Toasted Raviolis

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Although we live in Chicago, when it comes to baseball, I am still a St Louis fan. And so, over the past couple weeks, I’ve been enjoying a lot of baseball while drinking a lot of Budweisers. Last night, I decided to step it up one more notch and we made this St. Louis delicacy – toasted raviolis.

The first time I ever had Toasted Raviolis was probably sometime around 1998 or so. I’m not sure exactly where I had them for the first time, but I likely had them at Mike Duffy’s, a bar near the Wash U campus that, at least at the time, was well known for serving minors.

At first, I didn’t know that this bar favorite was a St Louis original, but apparently, that’s true. And even though you can get them elsewhere (La Gondola in Chicago does a phenominal job, and I even saw Robert Irvine do them on Restaurant Impossible), I think that most people would probably agree that these are, in fact, natively St Louisan.

Toasted Raviolis Recipe:
1. Thaw it: first thing I had to do was to thaw out some ravioli. I had made these earlier and filled them with a mix of ricotta, some green onions, and an egg. I put 9 of them on a tray to thaw out for about 15 minutes or so. When they thaw, the pasta gets all sticky and some of them may break. One of mine broke, so I had 8 to work with.

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2. Dredge it: dip the thawed ravioli into egg wash and then breadcrumbs.

3. Fry it: I fried these in some canola oil set in my mini iron skillet. I like using the mini iron skillet for these because the toasted ravioli fry up really fast. My little iron skillet only took about a cup of oil and only could fit about four toasted ravioli at a time. But given the size of my kitchen, the size of my dredging setup, and the really short time it took for these to brown, four at a time is a very good number.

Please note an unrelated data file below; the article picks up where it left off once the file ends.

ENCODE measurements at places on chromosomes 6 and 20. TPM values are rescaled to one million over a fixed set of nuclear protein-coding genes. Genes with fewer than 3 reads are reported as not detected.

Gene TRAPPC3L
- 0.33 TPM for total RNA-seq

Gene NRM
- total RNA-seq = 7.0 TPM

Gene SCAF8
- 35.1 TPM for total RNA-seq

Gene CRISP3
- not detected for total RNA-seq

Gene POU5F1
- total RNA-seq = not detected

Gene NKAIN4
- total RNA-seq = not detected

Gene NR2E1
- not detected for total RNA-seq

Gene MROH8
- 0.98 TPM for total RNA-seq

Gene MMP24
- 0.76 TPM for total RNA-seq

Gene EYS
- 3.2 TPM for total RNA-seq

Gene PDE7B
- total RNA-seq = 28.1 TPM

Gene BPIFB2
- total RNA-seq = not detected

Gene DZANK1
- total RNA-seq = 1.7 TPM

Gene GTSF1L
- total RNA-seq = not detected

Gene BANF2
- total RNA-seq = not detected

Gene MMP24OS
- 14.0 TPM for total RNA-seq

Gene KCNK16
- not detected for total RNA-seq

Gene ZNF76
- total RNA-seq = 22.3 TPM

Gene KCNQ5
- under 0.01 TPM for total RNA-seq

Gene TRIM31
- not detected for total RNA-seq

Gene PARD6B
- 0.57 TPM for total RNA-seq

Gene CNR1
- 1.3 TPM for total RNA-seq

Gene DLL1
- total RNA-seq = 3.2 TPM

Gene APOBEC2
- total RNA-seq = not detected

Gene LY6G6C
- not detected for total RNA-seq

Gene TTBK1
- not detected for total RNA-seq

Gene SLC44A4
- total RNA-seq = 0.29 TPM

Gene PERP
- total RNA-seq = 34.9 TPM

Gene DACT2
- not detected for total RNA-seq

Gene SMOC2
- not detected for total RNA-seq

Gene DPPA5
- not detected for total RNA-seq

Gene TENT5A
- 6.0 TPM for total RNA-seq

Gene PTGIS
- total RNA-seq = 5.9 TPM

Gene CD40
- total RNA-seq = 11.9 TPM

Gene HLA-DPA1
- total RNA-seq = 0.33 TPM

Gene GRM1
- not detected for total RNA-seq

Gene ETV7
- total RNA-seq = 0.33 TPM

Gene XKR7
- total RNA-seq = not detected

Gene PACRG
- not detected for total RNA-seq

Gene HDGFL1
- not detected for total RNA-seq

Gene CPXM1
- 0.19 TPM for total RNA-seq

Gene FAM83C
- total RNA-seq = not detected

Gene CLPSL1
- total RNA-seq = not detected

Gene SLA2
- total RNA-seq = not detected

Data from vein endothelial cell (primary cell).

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4. Eat it: I served these with some marinara sauce from a jar, which is traditional. And they were magnificent. They were crispy, cheesy, savory, and reminded me of the ones I first had back in St Louis. But they were also much lighter and brighter than other toasted ravioli that I’ve had before. My wife described the flavor as good because it doesn’t taste like they went straight from the freezer and into a deep fryer.

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We had originally intended for this to be an impromptu appetizer before dinner. But we liked them so much that, after the first batch, I instantly started working on a second one. Yum.

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7 Comments

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7 responses to “Toasted Raviolis

  1. This is SUCH a great idea. I’ve never seen ravioli cooked like this, it must work so well.

    • Making ravioli was the hardest part, but one could always get some from store. Once you have the ravioli, making these is relatively straight forward. And even if you mess some of them up, which I did, they’re still good.

  2. The fact that toasted rav’s haven’t caught on blows my mind. I was so sad when we moved to WI and couldn’t even find them in the frozen section of the grocery store. These look fantastic!

    • I agree. I don’t understand why every sportsbar in America doesn’t have these. I much prefer them to mozzarella sticks.
      I also tried to find them at my local grocery store freezer section with no luck.

  3. Excellent recipe today thanks for sharing. I really enjoyed reading today’s post.

    Check out this healthy recipe – Cheese Topped Vegetables

  4. T Fre Baker

    I, too, lived in St. Louis for a number of years … all through high-school and a stint at Wash U. After school I moved to Chicago to pursue an advertising career. The mid-west ran its course for me and I now live in Sausalito, CA where I’ve been for over 30 years.

    About 6 months ago, out of the clear blue, toasted ravioli popped into my mind … I recalled how much I enjoyed them while in St. Louis but didn’t/don’t remember seeing/hearing about them/it since. You know how guys are … “I can make that!!!” … and make ‘em I did … and I’ve been making them at least once a month since. So easy … SO TASTY.

    Thank you, St. Louis, for TOASTED RAVIOLI, for GOOEY BUTTER CAKE and for so many other things (Bush’s Grove) that I never really appreciated until I left …

    T. Fred Baker/Sausalito, CA

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